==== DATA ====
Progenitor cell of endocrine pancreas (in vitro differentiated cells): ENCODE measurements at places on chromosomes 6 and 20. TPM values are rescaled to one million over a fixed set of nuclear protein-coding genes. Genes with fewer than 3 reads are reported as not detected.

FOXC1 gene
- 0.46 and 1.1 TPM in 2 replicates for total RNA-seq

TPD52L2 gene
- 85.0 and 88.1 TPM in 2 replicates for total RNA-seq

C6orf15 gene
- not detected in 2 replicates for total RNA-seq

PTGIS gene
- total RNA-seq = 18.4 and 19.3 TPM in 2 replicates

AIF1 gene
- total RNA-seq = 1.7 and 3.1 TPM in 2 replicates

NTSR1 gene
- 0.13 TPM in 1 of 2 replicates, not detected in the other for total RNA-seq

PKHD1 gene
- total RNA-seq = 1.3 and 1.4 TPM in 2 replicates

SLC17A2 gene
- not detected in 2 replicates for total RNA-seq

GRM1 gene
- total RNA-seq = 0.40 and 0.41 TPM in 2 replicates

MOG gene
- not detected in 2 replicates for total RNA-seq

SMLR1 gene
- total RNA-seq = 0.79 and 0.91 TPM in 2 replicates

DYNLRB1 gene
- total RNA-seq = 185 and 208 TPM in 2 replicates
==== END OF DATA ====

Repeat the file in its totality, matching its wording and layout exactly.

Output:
Progenitor cell of endocrine pancreas (in vitro differentiated cells): ENCODE measurements at places on chromosomes 6 and 20. TPM values are rescaled to one million over a fixed set of nuclear protein-coding genes. Genes with fewer than 3 reads are reported as not detected.

FOXC1 gene
- 0.46 and 1.1 TPM in 2 replicates for total RNA-seq

TPD52L2 gene
- 85.0 and 88.1 TPM in 2 replicates for total RNA-seq

C6orf15 gene
- not detected in 2 replicates for total RNA-seq

PTGIS gene
- total RNA-seq = 18.4 and 19.3 TPM in 2 replicates

AIF1 gene
- total RNA-seq = 1.7 and 3.1 TPM in 2 replicates

NTSR1 gene
- 0.13 TPM in 1 of 2 replicates, not detected in the other for total RNA-seq

PKHD1 gene
- total RNA-seq = 1.3 and 1.4 TPM in 2 replicates

SLC17A2 gene
- not detected in 2 replicates for total RNA-seq

GRM1 gene
- total RNA-seq = 0.40 and 0.41 TPM in 2 replicates

MOG gene
- not detected in 2 replicates for total RNA-seq

SMLR1 gene
- total RNA-seq = 0.79 and 0.91 TPM in 2 replicates

DYNLRB1 gene
- total RNA-seq = 185 and 208 TPM in 2 replicates